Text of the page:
The technical expedient of surtitling for the live performing arts, a descendant of the now one-century old practice of cinema subtitling, has made a significant contribution over the last 30 years to the international knowledge of theatrical productions, whether of drama or opera, through its role in facilitating the scaling of linguistic barriers.
Are specific strategies needed for the linguistic and cultural mediation that is being furthered by the recently emerged professional discipline of sur-titling? How are these different from the more familiar strategies used by subtitles? What kind of competences are required to fulfil the objectives of sur-titles? Accidental Acrobatics attempts to propose some answers to these questions.
But why «accidental acrobatics»? Because the use of written texts, accompanying theatrical events in order to make them linguistically comprehensible to an audience that does not know the language (or the languages) of a production, results in a balancing act that is not only an end in itself, having been imposed by rules that are implicit to the theatrical experience.
The keywords with which we find ourselves face to face are: 1. Time, 2. Rhythm, 3. Editing, 4. Service, 5. Rehearse, 6. Optimize, 7. Team – all categories that are usually foreign to the traditional field of translation (except Editing). This is an evidence of the uniqueness of sur-titles, in which the art of compromise, well known to translators, finds yet further incentives.
1. Time. Writing surtitles means telling a story in a time frame, which is stated by the stage through singing or acting. The story is told through a written text (to be read), which summarizes the vocal text (to be heard). The time standard combines those two parallel storytellings, keeping the written path dependent on the vocal path.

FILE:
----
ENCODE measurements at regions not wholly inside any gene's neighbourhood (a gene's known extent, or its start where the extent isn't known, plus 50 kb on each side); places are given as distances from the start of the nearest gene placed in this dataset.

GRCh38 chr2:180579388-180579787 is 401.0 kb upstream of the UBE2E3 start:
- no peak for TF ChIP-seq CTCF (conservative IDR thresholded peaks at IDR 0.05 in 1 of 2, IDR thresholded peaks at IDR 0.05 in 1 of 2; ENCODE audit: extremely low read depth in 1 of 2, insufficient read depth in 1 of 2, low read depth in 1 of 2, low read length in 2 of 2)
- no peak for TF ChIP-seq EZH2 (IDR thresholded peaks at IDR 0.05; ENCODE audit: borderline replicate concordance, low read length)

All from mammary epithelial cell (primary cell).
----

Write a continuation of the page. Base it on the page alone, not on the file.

2. Rhythm. To make the time standard work together with the surtitling, it is necessary to consider its rhythmic aspect. Through that rhythm the score of a spoken or a sung text becomes a production. Identifying a rhythm which respects the staging (timing) leads to properly set up the storytelling of surtitling.
3. Editing. Editing is the most familiar phase to a translator; it recalls the editorial work of a publishing house. The editing suitable for surtitling, however, differs largely from the usual editorial review. «Editing», in surtitling, means «adaptation»: adaptation to timing, layout, reading times. And the editorial standards used in a production change for every single caption.
4. Service. Surtitling is a service provided to the audience. This service works if it integrates with listening and viewing. The main working tools, for this aim, are timing (dramaturgical tool), editing (adaptation), graphic layout (text layout) and the analysis of reading times (right fruition for the audience).
5. Rehearse. In theater, rehearsing is a practice shared by everyone, including the authors of surtitles. That means that every linguistic choice needs to be tested together with acting, singing, stage action. Moreover, surtitles have a both visual and semantic impact, which needs to be judged carefully, evaluating its graphic project, rhythm and narration.
6. Optimize. The various standards that make the surtitling working properly need to be well balanced. This balance is crucial to determine the functionality of a correct linguistic mediation for the live performing arts. However, this goal is to be achieved gradually, step by step. This process goes through phases which are separate yet closely linked.
7. Team. Making surtitles is a team work. Teams are made up of individuals with different skills and competences. Such working team needs to be coordinated and supervised, we could even say led by a director. What certainly should never be missing, in a team, is the spirit of compromise and the constant search for better solutions.